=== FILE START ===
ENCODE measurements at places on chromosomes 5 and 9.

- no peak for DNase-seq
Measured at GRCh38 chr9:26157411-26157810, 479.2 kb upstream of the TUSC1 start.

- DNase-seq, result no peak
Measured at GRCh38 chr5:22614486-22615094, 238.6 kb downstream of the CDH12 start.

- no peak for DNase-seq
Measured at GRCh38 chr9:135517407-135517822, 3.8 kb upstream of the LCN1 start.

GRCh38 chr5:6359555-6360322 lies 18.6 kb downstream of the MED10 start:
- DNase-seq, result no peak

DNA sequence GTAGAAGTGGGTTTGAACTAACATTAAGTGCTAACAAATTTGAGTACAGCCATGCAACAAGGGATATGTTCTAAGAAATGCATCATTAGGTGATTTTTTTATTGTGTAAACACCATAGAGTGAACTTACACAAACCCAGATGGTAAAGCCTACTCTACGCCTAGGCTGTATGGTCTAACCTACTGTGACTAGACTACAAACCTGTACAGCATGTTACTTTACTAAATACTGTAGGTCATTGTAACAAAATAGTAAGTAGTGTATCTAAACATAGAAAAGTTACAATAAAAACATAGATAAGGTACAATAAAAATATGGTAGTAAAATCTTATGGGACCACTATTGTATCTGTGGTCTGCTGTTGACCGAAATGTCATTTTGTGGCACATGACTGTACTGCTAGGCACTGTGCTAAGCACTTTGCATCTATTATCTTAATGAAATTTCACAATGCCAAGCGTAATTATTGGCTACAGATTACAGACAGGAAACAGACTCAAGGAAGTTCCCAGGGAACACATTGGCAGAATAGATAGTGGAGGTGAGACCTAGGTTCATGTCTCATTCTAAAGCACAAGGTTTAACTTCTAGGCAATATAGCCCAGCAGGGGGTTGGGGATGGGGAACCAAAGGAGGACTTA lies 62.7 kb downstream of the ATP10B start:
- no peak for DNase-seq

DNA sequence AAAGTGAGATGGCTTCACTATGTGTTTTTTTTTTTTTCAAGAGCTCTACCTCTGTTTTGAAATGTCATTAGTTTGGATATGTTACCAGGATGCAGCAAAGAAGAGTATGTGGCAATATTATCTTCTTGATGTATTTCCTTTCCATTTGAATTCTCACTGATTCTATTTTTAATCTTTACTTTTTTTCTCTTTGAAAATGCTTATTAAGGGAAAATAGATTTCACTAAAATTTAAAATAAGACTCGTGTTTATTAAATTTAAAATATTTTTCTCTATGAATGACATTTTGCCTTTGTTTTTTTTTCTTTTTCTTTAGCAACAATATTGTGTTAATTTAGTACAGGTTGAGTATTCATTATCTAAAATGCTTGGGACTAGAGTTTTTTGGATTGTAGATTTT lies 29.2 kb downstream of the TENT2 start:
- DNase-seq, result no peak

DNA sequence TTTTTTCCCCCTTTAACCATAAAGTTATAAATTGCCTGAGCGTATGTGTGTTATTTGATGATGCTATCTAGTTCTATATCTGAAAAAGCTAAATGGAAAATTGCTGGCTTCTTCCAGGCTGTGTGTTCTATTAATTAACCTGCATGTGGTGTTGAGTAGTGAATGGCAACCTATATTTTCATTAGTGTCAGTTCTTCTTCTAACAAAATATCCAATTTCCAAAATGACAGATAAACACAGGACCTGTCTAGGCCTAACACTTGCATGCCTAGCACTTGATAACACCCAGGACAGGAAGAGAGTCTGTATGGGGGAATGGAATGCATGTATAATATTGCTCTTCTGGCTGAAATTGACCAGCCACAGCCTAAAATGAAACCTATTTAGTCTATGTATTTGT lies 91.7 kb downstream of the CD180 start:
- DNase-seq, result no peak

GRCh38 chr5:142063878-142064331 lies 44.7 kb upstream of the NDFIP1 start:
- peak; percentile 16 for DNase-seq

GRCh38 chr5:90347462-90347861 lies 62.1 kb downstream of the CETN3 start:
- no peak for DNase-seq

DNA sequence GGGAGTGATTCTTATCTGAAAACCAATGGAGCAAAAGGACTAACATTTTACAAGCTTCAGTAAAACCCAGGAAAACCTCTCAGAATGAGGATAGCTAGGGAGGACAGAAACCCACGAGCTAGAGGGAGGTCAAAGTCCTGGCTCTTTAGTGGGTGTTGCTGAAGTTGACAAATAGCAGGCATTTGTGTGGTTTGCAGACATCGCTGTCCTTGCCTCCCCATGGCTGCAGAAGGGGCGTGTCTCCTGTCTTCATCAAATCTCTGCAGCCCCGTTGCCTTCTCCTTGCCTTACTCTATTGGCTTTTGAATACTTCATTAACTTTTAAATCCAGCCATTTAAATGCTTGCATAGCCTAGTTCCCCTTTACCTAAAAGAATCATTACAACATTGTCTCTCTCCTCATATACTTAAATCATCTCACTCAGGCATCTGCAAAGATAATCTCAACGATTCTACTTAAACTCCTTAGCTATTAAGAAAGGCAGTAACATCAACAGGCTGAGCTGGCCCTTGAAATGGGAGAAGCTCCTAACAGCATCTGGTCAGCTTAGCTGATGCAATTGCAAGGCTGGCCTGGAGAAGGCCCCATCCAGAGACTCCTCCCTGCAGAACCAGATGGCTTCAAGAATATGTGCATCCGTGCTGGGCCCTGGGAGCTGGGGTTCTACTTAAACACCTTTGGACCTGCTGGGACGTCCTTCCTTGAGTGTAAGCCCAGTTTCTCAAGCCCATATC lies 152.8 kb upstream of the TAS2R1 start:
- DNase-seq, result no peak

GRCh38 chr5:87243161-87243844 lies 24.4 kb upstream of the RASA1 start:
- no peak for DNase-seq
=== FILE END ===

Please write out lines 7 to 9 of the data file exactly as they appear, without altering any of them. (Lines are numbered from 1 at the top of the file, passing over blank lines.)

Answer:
Measured at GRCh38 chr9:135517407-135517822, 3.8 kb upstream of the LCN1 start.

GRCh38 chr5:6359555-6360322 lies 18.6 kb downstream of the MED10 start:
- DNase-seq, result no peak